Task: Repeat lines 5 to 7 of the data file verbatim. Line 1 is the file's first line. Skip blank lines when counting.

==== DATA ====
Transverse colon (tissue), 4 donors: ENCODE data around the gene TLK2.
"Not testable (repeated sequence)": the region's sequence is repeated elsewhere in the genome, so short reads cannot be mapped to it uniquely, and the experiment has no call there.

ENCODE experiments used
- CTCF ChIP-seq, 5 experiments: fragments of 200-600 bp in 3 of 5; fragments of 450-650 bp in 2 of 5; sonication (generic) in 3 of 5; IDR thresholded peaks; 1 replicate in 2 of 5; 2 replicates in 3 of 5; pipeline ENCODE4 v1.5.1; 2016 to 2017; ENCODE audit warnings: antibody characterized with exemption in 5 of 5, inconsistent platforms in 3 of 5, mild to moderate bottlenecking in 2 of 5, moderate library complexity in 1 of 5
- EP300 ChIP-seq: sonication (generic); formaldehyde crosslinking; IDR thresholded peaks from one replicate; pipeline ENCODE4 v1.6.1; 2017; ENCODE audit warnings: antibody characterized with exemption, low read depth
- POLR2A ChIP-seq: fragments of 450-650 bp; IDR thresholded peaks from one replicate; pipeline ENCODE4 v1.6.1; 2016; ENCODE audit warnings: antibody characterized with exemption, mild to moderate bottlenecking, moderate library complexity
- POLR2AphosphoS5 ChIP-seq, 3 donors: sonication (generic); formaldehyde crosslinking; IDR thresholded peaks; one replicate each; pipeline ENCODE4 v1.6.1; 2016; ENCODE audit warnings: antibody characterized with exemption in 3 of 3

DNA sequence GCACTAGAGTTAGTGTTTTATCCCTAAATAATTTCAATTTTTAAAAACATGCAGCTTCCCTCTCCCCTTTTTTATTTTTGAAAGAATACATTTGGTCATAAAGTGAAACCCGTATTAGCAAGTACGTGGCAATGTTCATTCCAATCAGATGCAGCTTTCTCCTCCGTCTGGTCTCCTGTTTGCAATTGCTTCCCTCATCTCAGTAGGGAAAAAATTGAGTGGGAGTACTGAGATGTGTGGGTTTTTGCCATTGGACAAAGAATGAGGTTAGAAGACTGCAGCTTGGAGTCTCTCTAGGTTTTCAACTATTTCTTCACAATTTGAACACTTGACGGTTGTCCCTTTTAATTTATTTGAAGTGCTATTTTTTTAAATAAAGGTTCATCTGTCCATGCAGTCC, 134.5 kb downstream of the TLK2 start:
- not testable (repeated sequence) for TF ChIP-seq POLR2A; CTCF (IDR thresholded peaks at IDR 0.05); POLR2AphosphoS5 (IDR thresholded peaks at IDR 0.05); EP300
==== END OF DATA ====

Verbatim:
- EP300 ChIP-seq: sonication (generic); formaldehyde crosslinking; IDR thresholded peaks from one replicate; pipeline ENCODE4 v1.6.1; 2017; ENCODE audit warnings: antibody characterized with exemption, low read depth
- POLR2A ChIP-seq: fragments of 450-650 bp; IDR thresholded peaks from one replicate; pipeline ENCODE4 v1.6.1; 2016; ENCODE audit warnings: antibody characterized with exemption, mild to moderate bottlenecking, moderate library complexity
- POLR2AphosphoS5 ChIP-seq, 3 donors: sonication (generic); formaldehyde crosslinking; IDR thresholded peaks; one replicate each; pipeline ENCODE4 v1.6.1; 2016; ENCODE audit warnings: antibody characterized with exemption in 3 of 3